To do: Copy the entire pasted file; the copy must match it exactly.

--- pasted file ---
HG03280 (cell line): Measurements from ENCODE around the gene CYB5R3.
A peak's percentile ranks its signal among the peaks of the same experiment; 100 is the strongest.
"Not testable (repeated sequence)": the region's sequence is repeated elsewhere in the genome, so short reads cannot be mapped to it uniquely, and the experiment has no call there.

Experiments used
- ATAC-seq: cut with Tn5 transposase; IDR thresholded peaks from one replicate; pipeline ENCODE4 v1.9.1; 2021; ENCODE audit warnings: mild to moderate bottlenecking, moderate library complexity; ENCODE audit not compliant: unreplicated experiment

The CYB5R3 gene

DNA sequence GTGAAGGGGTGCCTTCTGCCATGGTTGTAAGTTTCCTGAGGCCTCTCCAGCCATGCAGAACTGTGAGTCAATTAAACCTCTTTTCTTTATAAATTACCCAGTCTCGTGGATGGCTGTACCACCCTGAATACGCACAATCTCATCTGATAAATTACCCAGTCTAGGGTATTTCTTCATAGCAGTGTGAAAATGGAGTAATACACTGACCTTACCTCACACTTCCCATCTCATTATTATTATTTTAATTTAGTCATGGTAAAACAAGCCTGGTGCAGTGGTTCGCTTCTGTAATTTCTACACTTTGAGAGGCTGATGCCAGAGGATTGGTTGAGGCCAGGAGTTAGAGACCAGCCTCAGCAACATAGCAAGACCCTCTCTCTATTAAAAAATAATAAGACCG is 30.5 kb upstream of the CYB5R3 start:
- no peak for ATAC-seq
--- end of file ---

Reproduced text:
HG03280 (cell line): Measurements from ENCODE around the gene CYB5R3.
A peak's percentile ranks its signal among the peaks of the same experiment; 100 is the strongest.
"Not testable (repeated sequence)": the region's sequence is repeated elsewhere in the genome, so short reads cannot be mapped to it uniquely, and the experiment has no call there.

Experiments used
- ATAC-seq: cut with Tn5 transposase; IDR thresholded peaks from one replicate; pipeline ENCODE4 v1.9.1; 2021; ENCODE audit warnings: mild to moderate bottlenecking, moderate library complexity; ENCODE audit not compliant: unreplicated experiment

The CYB5R3 gene

DNA sequence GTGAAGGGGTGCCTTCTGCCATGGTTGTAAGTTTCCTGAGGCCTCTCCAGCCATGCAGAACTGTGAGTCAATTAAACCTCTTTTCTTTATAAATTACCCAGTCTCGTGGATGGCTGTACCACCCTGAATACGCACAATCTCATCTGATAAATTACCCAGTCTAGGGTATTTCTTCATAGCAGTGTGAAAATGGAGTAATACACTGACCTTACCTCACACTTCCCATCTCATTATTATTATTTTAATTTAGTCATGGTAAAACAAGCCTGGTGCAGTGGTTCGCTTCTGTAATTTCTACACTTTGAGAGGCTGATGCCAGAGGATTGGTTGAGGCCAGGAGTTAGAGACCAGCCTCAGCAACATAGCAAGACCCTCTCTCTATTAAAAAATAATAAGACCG is 30.5 kb upstream of the CYB5R3 start:
- no peak for ATAC-seq